Short-term deflation, however, is a very different animal from long-term, Great Depression-like deflation. When we have temporarily low oil and food prices, it feels like a bonus because our income stretches further. Since we need to replenish gas in our cars and food in our kitchens on a regular basis, we’re not going to stop buying those things. And as long as we can trust that we’ll remain fully employed, we’ll maintain our regular spending and saving habits. So, temporary deflation isn’t going to set off an economic catastrophe when it’s a short-lived event.
Should we be worried about deflation?
We know that inflation is slowing down, since the CPI reports show that inflation has fallen from 2.1% in May 2014 to 0% in September 2015. How close we are to outright deflation depends on which data you use. Core CPI, which removes volatile energy and food prices, shows inflation at a more robust 1.9%, compared to 0% overall.7 Economist Daniel Alpert, on the other hand, notes that when housing is taken out of the market basket, the U.S. has been experiencing deflation since November 2014.8 Going forward, the IMF projects less than a 2% chance of deflation in the U.S. next year.9
A bigger issue is the threat of deflation elsewhere—namely, Europe, where annual inflation has fallen to -0.1% as of September.10 Because the global economy is so interconnected, deflation in a major trading partner can hurt U.S. exports. If prices for local goods in Europe decline but prices on imports don’t change, consumers will be less likely to buy products imported from the U.S. If American firms drop their prices to compete, they’ll be less profitable. Big-ticket items like industrial goods will be even harder to move because European companies will be inclined to sit on their cash rather than spend it. That is why the European Central Bank is trying to coax some inflation out of the Eurozone.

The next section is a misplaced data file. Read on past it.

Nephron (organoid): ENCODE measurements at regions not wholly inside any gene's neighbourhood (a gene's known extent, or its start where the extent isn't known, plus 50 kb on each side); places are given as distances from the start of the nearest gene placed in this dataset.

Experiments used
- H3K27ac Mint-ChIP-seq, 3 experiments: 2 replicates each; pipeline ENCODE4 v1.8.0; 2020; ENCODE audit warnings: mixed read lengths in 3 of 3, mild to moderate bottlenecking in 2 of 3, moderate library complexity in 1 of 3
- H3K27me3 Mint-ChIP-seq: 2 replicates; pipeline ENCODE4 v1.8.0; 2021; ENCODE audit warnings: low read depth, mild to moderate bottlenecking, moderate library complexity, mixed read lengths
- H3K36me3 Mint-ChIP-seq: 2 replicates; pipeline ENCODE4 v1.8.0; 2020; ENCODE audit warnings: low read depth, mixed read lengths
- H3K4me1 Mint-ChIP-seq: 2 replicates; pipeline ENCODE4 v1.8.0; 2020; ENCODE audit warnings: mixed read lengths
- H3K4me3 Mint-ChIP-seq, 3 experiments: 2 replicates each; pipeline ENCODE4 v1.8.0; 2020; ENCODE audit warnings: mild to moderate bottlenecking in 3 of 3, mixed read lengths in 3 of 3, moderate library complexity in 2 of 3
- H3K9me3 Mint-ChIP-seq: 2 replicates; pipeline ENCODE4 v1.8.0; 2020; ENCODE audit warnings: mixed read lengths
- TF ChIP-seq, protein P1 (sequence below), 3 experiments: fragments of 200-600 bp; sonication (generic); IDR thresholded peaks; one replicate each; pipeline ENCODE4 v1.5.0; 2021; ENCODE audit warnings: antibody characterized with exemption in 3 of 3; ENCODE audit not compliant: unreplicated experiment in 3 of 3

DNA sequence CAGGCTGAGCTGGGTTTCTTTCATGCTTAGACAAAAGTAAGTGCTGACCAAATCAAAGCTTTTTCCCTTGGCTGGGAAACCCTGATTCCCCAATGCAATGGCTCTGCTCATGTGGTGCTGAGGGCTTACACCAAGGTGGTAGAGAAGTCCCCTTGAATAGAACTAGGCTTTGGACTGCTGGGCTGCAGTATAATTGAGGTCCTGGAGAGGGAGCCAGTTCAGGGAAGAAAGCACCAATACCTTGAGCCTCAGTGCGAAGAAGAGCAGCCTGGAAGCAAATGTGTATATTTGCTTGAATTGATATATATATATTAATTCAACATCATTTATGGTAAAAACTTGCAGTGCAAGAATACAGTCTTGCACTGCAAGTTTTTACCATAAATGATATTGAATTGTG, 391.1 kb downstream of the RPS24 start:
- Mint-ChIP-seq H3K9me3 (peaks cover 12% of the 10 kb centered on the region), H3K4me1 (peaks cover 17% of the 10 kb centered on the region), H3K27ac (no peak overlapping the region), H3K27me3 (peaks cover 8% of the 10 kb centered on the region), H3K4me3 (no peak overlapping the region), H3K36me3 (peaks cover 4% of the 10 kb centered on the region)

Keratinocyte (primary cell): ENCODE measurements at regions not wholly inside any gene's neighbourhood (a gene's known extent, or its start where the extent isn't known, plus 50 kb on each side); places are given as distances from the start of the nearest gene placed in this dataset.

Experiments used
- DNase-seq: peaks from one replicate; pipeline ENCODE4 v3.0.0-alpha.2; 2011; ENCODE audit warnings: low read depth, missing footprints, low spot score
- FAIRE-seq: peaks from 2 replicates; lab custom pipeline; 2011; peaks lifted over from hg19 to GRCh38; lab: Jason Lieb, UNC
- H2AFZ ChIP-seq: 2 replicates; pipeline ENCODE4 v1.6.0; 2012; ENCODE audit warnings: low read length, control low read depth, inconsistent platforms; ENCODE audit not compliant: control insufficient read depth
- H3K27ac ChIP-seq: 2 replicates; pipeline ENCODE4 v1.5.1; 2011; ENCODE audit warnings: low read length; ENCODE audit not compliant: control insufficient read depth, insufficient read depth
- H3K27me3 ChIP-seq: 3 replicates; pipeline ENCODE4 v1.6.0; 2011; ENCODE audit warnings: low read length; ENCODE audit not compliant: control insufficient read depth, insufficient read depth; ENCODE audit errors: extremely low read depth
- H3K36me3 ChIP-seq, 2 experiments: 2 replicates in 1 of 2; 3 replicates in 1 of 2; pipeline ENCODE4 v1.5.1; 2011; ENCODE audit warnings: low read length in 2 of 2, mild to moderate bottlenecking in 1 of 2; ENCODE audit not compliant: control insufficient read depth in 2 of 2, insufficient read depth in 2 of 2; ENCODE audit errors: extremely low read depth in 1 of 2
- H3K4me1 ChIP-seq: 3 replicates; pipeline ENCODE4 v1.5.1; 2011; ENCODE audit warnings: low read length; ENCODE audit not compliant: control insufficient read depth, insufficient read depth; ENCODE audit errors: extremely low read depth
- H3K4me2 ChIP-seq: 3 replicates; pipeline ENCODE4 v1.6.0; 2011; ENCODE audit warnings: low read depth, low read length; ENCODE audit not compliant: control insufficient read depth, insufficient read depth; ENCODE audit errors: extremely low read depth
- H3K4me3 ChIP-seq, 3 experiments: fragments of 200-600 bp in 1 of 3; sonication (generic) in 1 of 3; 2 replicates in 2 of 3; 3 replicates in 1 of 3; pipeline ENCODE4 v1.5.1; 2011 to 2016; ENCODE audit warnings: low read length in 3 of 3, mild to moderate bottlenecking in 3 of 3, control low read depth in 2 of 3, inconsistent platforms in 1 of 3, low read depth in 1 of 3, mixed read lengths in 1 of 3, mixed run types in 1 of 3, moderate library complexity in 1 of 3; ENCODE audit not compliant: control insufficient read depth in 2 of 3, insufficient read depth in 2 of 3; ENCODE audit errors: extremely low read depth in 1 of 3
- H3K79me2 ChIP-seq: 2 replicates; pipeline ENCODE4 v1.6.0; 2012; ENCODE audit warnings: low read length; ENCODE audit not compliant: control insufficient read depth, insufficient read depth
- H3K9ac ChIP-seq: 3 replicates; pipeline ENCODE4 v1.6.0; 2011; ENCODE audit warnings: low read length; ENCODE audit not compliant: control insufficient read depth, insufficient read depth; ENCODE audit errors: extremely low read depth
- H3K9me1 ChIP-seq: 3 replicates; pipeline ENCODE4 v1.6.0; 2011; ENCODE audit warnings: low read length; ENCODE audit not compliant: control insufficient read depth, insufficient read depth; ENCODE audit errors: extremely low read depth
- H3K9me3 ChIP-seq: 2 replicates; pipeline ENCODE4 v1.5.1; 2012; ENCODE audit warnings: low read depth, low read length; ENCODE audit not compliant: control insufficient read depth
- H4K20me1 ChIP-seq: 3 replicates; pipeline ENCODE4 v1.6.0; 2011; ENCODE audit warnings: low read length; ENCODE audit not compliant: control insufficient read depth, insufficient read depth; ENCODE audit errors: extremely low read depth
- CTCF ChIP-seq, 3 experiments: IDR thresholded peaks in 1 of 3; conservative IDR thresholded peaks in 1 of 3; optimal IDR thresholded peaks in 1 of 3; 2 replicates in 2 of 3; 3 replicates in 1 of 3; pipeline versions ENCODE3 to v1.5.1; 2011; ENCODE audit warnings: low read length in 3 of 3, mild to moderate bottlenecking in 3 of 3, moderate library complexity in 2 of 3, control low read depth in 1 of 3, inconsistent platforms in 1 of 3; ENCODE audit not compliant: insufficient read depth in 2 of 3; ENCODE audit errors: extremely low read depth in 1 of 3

Deflation in Japan: A Tough Habit to Kick
Earlier this year, Prime Minister Shinzo Abe made an unusual plea to the private sector in Japan, asking firms to give workers a pay raise of at least 2% this year.11 His hunch is that an increase in wages should cause prices to go up—and that should stimulate the spending and investment that could kickstart the economy. Given that Japan’s annual GDP growth has been just 1.1% over the last 25 years, a little inflation could serve as the shot in the arm that it needs.12
Even if employers follow through with Abe’s request, Japan faces another hurdle to growth: Its citizens save too much. This is a problem that might sound unfathomable to Americans, but it is the result of two and a half decades of very low inflation (0.5% annually) in Japan.13 Companies are clinging to $2.1 trillion in cash, a sum equal to 44% of the country’s GDP.14Since low inflation depresses interest on bank deposits, individuals keep cash at home, to the tune of a collective $300 billion.15
Even children have inherited the hoarding mentality. KidZania is an international chain of theme parks, where kids get play money to spend on games and rides inside. In most countries, kids blow through their play money, but Japanese children are remarkably reluctant to spend their cash.16 This penchant to save, ingrained from years of deflation, will make Abe’s plea for spending all the more difficult.
What we need to fear is not inflation itself, but more fundamental problems in the economy that show up in runaway inflation or uncontrollable deflation. Unexpected swings of prices—either up or down—can cause big and problematic shifts in the economy. In a world of slowing growth, maintaining a slight and steady level of inflation can actually keep the economy above water.
By Emily Liner (MBA ’15), policy advisor – capital markets initiative, Third Way
This post has been republished with permission from the author. View the original post here.